One of the things I was quite anxious to see when I was in the Drakensberg area was Retiefklip. I asked at the resort where we were staying how to get there and was told that the road was very badly damaged in the rain that fell in the week or so before. Seeing that I probably won't get back to that area soon again, the explorer in me decided to take a chance anyway. I don't know where the young lady got her information, but other than having to carefully navigate my Chev Aveo past one or two badish spots, the road was better than a lot of gravel roads I have travelled on.
The Great Trek reached this area in 1837 after traveling from the Cape Colony (Eastern Cape and Western Cape) through the Free State. The Voortrekker put up their laager in the shadow of the mountain in the picture above and a service was held to thank God for protecting them and bringing them this far. The Voortrekker called the mountain Kerkenberg (Church Mountain). Upon arriving in the Free State, there was a dispute amongst the Boers as to the final destination of the Great Trek. One of the main leaders, Piet Retief, chose Natal. On 7 October 1837 he left the laager with 14 men to scout Natal in advance. On 12 November 1837, his daughter Deborah painted her fathers name on a rock below Kerkenberg to commemorate his birthday.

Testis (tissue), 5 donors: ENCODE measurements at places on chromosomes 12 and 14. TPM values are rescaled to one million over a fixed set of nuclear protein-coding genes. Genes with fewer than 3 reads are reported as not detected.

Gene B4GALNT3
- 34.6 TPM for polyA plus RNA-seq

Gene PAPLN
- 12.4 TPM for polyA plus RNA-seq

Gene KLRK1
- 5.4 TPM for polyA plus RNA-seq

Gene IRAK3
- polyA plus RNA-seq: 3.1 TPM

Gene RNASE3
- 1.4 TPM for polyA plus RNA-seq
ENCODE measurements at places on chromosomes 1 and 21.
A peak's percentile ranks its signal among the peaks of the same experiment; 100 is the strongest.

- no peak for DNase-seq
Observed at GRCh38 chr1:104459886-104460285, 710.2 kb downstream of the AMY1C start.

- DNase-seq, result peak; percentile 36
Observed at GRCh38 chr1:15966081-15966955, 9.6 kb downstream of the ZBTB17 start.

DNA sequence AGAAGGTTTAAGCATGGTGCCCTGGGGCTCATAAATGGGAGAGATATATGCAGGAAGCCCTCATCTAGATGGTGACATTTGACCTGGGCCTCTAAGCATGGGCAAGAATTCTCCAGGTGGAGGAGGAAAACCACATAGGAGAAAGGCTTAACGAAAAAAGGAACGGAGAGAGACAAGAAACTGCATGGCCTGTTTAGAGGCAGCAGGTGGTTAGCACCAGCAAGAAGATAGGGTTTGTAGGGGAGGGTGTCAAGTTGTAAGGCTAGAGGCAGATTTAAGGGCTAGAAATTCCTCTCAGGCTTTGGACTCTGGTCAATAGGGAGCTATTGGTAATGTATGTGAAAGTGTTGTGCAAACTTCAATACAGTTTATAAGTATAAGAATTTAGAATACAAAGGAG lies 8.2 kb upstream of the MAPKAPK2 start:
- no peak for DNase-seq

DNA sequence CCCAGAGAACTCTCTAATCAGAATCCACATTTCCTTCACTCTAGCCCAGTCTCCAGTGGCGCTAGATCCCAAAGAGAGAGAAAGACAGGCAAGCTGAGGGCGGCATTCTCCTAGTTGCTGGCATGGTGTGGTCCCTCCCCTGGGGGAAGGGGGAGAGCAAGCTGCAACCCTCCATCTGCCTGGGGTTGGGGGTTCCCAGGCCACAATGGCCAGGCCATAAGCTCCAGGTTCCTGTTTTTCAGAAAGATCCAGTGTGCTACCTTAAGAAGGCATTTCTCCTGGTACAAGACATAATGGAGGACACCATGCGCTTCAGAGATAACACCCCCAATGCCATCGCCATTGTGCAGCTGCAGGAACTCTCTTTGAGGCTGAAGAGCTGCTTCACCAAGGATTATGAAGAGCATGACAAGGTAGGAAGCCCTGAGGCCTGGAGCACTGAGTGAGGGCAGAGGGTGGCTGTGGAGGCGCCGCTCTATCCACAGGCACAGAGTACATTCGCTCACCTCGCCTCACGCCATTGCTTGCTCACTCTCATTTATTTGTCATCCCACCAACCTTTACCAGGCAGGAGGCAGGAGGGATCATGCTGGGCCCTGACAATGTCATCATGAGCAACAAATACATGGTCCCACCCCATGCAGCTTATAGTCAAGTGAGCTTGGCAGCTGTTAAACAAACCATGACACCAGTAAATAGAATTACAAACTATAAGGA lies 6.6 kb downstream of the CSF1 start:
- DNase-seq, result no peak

To get to Retiefklip one has to squeeze through a narrow opening between the sandstone rocks
The original writing done by Deborah has been enclosed in glass to preserve it. Around it a lot of other graffiti have been added over the years. Some of it date back to the 1800's, but unfortunately some has been added in later years by folk who feel nothing for heritage sites like this one.